Cameras

Panasonic Introduces First DSLR: Lumix DMC-L1

Recommendations are independently chosen by Reviewed’s editors. Purchases you make through our links may earn us a commission.

February 26, 2006 — In a joint press conference with Olympus this morning, Panasonic unveiled the Lumix DMC-L1, their first digital SLR. Reflective of an agreement made between Olympus and Panasonic a little over a year ago, the L1 contains a number of technologies jointly developed between the two manufacturers. Like the recently announced Olympus EVOLT E-330, the Panasonic L1 offers a 7.5 megapixel 4/3 Live MOS sensor with Live Preview available on its 2.5" LCD screen, Olympus’ Supersonic Wave Filter for keeping dust off the sensor, and a depth of field preview button.

The DMC-L1’s Panasonic heritage is reflected in its Venus Engine III image processing LSI, which according to Panasonic’s press release was specifically "developed to maximize the performance of the Live MOS sensor." The processor also consumes 80% less power than Panasonic’s Venus Engine II while reducing noise and improving overall camera speed. The L1’s LCD also has a little less resolution at 207,000 pixels than the Olympus E-330’s 215,000 pixel LCD, though the L1 does have a dedicated mode dial for controlling shutter speed. It also takes SD cards, while the E-330 takes CompactFlash and xD-Picture Card media.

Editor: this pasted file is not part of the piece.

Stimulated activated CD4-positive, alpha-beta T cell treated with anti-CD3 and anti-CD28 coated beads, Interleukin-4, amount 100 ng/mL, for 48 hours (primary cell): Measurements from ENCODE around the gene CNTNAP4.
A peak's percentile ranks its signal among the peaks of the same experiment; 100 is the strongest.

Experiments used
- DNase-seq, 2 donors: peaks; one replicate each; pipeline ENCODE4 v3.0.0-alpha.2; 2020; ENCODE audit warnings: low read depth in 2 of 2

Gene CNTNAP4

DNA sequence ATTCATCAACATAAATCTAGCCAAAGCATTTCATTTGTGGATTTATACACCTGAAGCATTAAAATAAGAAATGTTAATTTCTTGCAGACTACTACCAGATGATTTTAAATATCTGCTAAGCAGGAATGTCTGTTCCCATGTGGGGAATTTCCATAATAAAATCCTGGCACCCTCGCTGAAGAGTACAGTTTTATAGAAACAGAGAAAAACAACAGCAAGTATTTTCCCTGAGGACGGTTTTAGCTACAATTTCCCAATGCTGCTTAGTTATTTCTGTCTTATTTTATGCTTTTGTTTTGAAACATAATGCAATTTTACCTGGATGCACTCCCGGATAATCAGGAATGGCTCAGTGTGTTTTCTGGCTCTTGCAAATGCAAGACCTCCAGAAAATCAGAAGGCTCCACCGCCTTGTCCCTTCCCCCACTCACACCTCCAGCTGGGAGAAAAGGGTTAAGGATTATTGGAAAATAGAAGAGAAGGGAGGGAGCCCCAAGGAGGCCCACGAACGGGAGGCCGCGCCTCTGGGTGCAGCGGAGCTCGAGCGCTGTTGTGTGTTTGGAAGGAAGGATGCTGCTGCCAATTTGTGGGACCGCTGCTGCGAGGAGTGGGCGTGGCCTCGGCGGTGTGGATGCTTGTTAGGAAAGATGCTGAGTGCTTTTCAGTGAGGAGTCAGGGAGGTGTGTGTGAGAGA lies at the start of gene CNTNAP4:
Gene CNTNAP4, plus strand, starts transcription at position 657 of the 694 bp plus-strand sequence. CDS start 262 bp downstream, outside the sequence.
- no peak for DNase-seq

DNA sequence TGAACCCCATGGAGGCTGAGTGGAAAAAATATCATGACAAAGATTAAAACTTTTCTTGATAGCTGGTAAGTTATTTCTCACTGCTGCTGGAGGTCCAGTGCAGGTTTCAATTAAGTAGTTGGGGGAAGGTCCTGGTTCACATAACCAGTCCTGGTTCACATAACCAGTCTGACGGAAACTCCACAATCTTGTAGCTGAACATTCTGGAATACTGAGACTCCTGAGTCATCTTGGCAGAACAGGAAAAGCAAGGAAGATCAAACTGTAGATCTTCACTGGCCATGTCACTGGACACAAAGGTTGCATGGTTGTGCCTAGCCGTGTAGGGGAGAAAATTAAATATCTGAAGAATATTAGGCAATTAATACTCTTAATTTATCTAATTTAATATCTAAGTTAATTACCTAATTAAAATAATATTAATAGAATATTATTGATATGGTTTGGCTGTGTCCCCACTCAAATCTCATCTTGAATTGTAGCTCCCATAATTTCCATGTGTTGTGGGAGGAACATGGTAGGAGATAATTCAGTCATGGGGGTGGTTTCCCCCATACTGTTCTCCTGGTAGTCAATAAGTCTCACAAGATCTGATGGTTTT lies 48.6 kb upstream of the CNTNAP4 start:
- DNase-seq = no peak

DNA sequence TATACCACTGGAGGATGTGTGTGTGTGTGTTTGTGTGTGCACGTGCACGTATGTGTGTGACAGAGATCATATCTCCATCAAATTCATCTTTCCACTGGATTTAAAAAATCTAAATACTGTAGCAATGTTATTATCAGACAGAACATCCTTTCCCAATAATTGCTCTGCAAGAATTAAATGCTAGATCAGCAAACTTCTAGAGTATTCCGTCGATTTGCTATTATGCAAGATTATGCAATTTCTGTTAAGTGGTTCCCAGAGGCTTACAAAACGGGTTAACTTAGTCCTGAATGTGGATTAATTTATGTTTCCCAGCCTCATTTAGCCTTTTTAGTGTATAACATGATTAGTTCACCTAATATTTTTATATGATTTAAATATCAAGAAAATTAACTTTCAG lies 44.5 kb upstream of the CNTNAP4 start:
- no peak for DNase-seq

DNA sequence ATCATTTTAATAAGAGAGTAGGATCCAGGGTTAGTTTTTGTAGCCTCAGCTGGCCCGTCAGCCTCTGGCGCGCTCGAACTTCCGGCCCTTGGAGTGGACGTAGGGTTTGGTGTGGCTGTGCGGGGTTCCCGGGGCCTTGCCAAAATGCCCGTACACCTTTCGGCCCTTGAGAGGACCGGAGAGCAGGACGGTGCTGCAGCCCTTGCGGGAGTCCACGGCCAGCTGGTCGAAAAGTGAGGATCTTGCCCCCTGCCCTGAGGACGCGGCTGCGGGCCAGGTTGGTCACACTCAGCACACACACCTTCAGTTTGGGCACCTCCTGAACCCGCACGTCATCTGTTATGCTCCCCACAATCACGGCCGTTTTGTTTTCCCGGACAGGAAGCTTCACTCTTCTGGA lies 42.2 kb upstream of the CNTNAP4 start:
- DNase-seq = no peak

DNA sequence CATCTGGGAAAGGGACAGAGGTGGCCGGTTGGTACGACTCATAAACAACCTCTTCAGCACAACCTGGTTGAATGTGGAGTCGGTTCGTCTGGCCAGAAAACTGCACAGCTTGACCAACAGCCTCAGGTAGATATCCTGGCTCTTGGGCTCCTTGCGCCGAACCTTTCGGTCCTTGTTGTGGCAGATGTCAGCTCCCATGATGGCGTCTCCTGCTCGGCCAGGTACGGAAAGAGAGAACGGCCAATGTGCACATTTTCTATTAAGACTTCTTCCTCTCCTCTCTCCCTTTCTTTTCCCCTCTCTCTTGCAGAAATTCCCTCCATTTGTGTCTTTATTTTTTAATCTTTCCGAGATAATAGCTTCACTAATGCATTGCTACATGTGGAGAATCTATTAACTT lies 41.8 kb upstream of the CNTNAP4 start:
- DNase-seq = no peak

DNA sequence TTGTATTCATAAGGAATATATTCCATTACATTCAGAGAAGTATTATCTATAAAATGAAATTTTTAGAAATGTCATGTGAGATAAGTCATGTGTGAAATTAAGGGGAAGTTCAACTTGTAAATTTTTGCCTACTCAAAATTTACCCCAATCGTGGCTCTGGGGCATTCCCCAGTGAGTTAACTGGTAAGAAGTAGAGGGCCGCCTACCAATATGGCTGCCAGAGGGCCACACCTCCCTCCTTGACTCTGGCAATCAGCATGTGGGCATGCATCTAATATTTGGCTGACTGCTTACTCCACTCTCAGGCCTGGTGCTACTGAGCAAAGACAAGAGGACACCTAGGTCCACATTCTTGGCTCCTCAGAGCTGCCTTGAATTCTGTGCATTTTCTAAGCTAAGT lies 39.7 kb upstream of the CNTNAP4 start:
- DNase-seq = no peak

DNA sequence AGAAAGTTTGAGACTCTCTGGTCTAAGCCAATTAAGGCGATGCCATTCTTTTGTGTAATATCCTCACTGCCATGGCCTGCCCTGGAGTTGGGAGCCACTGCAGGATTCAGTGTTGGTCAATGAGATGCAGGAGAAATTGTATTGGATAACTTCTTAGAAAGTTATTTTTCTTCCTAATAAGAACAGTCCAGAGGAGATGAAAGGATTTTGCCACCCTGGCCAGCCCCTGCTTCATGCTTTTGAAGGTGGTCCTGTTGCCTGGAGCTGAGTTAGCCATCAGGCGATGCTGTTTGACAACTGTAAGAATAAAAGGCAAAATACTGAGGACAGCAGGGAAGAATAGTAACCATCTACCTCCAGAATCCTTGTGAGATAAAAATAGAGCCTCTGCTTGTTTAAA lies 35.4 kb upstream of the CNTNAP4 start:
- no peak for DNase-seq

BothBlackSM.jpg

The live view is new technology for DSLRs, the key to which is the new Live MOS sensor. It has the fine image quality of a CCD, but the low power consumption of a CMOS chip. Inside a DSLR, the sensor is positioned so that the distance from the microlenses to the photodiodes is short, making for quick response time and improved quality when light hits the sensor at an angle.

Panasonic has also teamed up with Leica to create digital-specific 4/3 glass, resulting in the new Leica D Vario-Elmarit 14-50mm/F2.8-3.5 ASPH lens, which incorporates Panasonic’s MEGA Optical Image Stabilization system and has an aperture control ring in addition to its focus and zoom rings. It has a 35mm equivalency of 28-100 mm.

L1-front.jpg

Also involved in today’s press conference was Sigma, exhibiting five lenses designed for the four-thirds system. Among these are a 30mm f/1.4 EX DC FT (equivalent to 60mm on a 35mm camera), an 18-50 f/2.8 EX DC FT, announced in 2004, which is equivalent to 36-100mm in a 35mm format and an APO Macro 50-500mm f/4-6.3 EX DG lens, which is equivalent to 100-1000mm.

L1-back.jpg

The overall impression left with spectators was one of synergy and potential. The evolving standardized system will incorporate SLR bodies from two strong camera manufacturers along with established lens systems to expand interchangeability and potential within the rapidly growing DSLR marketplace.

Related content

Up next